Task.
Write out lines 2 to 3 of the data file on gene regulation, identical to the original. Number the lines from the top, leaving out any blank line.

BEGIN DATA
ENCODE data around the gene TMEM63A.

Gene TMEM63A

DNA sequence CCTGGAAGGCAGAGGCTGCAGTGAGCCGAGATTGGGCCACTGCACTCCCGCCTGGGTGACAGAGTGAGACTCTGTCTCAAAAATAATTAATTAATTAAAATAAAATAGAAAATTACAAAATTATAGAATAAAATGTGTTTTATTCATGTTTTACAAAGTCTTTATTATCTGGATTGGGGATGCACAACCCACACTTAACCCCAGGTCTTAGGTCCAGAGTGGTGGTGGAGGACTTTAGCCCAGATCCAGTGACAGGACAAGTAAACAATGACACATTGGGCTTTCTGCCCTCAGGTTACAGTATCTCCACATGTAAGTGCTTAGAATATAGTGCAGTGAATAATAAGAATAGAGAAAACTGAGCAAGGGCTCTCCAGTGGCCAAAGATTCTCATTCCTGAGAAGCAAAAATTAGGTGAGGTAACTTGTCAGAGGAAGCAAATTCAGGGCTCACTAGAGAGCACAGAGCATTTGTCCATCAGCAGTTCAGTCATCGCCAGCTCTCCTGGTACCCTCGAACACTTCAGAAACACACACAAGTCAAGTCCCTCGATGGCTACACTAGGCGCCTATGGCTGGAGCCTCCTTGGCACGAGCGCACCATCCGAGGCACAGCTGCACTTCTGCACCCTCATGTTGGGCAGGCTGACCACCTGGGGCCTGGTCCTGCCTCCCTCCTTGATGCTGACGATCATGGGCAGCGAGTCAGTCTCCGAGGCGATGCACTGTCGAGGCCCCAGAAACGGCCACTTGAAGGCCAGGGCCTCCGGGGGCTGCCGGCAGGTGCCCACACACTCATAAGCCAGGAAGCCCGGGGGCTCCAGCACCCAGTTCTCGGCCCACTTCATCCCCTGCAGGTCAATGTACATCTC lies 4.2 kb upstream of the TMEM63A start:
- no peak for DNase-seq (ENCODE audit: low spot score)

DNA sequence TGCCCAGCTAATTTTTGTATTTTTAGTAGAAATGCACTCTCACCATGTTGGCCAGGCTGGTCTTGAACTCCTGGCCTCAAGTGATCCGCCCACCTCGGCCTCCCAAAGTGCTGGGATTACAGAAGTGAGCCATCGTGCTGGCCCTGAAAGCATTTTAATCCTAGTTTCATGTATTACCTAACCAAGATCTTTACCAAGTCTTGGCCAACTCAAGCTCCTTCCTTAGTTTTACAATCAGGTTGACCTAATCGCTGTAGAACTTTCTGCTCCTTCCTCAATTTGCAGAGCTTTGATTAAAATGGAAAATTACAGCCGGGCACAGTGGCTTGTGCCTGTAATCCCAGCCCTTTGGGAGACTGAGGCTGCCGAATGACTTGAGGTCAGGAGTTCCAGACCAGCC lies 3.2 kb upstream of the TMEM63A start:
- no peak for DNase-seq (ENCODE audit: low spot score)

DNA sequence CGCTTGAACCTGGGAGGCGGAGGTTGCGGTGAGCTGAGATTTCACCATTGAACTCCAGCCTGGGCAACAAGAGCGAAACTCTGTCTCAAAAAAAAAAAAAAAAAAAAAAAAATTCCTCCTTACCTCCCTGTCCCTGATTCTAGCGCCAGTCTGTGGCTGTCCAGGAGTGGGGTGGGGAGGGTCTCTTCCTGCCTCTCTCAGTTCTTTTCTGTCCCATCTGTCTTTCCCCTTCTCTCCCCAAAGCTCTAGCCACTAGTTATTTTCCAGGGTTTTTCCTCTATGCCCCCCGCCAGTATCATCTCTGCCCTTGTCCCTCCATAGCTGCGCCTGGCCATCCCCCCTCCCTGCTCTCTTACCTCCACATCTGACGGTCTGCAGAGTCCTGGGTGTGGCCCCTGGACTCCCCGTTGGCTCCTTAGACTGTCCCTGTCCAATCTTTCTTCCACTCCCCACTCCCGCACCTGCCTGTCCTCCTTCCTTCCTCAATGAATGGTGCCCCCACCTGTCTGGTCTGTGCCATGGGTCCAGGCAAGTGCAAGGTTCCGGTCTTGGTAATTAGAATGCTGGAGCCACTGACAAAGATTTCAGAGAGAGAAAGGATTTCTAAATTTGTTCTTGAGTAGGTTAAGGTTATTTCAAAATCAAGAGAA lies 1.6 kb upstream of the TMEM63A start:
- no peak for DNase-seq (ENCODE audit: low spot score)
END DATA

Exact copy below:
Gene TMEM63A

DNA sequence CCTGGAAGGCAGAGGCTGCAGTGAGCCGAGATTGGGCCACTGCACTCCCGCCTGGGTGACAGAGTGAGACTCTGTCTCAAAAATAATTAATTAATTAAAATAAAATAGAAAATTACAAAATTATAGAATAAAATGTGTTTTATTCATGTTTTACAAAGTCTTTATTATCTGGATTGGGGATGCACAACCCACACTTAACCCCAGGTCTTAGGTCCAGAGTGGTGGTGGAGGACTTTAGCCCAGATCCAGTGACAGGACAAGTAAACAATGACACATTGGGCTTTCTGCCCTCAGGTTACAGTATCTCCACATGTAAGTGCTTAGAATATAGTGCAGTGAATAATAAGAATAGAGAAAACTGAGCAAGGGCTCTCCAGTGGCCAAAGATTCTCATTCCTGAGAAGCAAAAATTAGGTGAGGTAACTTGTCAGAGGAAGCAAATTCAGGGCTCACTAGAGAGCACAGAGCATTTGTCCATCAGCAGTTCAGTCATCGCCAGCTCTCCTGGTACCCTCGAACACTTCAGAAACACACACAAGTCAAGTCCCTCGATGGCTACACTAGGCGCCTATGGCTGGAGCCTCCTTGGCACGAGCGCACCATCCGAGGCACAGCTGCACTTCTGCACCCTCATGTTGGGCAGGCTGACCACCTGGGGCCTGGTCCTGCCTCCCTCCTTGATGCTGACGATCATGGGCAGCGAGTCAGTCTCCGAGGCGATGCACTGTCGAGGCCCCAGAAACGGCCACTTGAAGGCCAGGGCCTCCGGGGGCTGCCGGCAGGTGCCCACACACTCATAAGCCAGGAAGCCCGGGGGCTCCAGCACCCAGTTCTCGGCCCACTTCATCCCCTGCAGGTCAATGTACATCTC lies 4.2 kb upstream of the TMEM63A start: